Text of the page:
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dc.contributor.author Simon, Andrew
dc.date.accessioned 2008-10-20T13:24:19Z
dc.date.available 2008-10-20T13:24:19Z
dc.date.issued 2008-10-20T13:24:19Z
dc.identifier.uri http://hdl.handle.net/10161/838
dc.description Winner of the 2008 Robert F. Durden Prize
dc.description.abstract U.S. media presented the Iranian hostage crisis as a decisive attack against America and therefore the American people. Initially, the media discussed only factual information on the crisis and referred to the players according to their occupation; however, every hostage soon appeared as a victim whose life hung in the balance of terrorists, led by a religious fanatic. No longer were the hostage takers viewed as students under the orders of a religious leader. The purpose behind the embassy takeover and atrocities committed under the U.S.-installed shah regime were never mentioned, at least in the U.S. media intended for the public eye. The absence of the other side’s perspective led to the formation of a unilateral opinion regarding the Iranian hostage crisis, the hostage takers, and the hostages; surely, it was a battle between good and evil forces. President Carter’s administration preached passivity; other politicians, such as former Texas Governor John Connally, devised daring rescue plans in an effort to gain political clout in a fragile America. No matter the course of action advised the victimized hostages had been the main concern and the loss of one life as a motive for war between the U.S. and Iran. Both countries publicly presented their own agendas with conflicting outcomes and neither country was willing to negotiate, a sign of weakness. The outcome of the crisis was the last 52 hostages being freely returned to the United States 444 days later, leading to an unforeseen turn in events. Many of the hostages, who had been depicted as abused and tortured, told stories of sympathy and remorse. Some questioned why America saw the hostage takers as terrorists and not students, while others questioned why America built the hostage crisis into such a spectacle. The hostages’ accounts of American imperialism and Iranian hardship did not make the ten o’clock news; their stories may have led to a more balanced take on the hostage crisis. I intend not to say which view, the hostages or the medias, was correct or wrong, but to present both sides of the Iranian hostage crisis dialogue and analyze the vivid contrasts between the two; I also intend to analyze the internal divisions within the hostage accounts. In a time of great danger, U.S. politics and media worked as one entity and presented an argument drastically different from that of many hostages. en_US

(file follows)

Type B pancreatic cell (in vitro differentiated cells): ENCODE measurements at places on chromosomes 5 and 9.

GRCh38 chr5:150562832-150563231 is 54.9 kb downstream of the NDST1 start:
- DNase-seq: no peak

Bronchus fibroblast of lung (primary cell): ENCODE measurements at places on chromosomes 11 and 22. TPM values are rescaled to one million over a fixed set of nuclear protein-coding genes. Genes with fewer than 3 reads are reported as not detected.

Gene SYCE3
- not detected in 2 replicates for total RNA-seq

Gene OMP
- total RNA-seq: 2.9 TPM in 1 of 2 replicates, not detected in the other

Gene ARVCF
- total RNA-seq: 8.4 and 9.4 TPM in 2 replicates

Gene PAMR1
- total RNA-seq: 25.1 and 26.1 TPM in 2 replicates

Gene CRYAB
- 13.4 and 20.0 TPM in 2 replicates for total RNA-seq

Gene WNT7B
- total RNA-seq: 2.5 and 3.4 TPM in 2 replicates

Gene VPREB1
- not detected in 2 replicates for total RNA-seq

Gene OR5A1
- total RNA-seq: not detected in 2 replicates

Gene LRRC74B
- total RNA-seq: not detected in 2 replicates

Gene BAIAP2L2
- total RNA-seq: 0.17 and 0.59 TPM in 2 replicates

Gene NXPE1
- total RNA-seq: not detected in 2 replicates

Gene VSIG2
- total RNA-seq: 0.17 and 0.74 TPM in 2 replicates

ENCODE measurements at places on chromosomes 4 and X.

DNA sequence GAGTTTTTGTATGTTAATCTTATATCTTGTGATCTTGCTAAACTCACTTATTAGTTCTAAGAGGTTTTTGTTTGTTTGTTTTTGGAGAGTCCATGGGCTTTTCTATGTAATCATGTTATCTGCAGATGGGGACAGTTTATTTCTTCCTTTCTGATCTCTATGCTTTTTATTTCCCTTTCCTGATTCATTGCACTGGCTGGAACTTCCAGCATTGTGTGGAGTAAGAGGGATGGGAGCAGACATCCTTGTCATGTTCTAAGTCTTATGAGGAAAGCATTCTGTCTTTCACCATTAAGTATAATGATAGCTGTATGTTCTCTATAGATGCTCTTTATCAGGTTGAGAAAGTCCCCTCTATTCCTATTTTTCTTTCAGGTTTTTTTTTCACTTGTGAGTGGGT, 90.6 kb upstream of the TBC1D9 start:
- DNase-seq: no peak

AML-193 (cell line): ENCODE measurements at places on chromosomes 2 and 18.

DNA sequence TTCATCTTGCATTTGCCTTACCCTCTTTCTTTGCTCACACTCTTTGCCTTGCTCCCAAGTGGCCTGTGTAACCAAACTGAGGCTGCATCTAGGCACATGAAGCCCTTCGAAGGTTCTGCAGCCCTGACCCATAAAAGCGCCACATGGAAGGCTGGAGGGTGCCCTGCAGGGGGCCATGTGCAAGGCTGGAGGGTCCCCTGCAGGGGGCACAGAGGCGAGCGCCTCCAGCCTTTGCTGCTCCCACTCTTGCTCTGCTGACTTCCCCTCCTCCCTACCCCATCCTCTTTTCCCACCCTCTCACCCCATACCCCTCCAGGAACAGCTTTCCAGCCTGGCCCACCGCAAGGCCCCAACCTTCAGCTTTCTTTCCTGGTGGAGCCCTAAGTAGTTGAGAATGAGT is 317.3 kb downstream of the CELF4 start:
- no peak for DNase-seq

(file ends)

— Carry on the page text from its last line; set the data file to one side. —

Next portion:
dc.format.extent 110080 bytes
dc.format.mimetype application/msword
dc.language.iso en_US en_US
dc.subject Iran en_US
dc.subject Hostage en_US
dc.subject Media en_US
dc.subject Khomeini en_US
dc.subject embassy en_US
dc.subject Carter en_US
dc.title The Iranian Hostage Crisis: A War of Words, not Worlds en_US

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